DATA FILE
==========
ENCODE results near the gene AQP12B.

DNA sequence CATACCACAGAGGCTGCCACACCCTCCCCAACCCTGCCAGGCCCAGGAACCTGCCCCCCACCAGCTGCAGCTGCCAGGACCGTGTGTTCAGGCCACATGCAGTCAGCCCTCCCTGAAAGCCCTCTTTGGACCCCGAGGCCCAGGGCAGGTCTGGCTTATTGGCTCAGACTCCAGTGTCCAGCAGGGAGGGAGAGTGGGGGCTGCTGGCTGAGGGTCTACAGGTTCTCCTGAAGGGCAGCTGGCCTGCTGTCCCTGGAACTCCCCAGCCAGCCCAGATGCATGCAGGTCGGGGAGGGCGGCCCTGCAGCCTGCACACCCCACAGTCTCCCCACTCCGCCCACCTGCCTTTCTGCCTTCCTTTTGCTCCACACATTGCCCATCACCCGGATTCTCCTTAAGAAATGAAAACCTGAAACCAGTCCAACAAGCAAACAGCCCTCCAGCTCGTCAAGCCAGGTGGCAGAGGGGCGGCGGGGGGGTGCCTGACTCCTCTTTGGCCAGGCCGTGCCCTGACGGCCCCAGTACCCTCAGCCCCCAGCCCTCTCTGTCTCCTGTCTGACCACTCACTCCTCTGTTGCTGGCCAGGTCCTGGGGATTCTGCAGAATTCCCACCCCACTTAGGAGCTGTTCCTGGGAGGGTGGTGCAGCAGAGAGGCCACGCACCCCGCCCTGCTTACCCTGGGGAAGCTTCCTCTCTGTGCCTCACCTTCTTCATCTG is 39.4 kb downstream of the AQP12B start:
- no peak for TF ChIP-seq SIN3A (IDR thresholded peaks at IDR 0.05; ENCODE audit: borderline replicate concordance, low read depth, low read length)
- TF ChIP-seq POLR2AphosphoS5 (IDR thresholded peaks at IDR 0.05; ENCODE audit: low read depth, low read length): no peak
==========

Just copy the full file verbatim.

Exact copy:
ENCODE results near the gene AQP12B.

DNA sequence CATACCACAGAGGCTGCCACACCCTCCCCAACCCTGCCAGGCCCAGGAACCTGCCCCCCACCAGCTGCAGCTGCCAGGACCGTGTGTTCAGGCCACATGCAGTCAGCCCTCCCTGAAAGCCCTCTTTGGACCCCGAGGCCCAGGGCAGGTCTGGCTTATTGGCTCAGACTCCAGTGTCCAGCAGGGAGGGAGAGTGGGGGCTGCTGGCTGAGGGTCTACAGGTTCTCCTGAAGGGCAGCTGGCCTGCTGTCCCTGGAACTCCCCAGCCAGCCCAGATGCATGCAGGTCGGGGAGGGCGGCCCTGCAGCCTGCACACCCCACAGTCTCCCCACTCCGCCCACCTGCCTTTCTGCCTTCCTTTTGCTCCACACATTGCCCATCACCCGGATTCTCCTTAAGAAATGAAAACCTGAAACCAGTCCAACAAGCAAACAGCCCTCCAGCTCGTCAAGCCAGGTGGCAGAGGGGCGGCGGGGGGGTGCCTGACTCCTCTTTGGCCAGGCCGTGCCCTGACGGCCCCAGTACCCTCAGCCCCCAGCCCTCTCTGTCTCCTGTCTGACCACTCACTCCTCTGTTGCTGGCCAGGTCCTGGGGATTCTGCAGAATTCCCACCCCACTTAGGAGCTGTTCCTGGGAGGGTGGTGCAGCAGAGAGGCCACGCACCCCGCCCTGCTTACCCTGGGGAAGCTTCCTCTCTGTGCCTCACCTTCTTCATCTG is 39.4 kb downstream of the AQP12B start:
- no peak for TF ChIP-seq SIN3A (IDR thresholded peaks at IDR 0.05; ENCODE audit: borderline replicate concordance, low read depth, low read length)
- TF ChIP-seq POLR2AphosphoS5 (IDR thresholded peaks at IDR 0.05; ENCODE audit: low read depth, low read length): no peak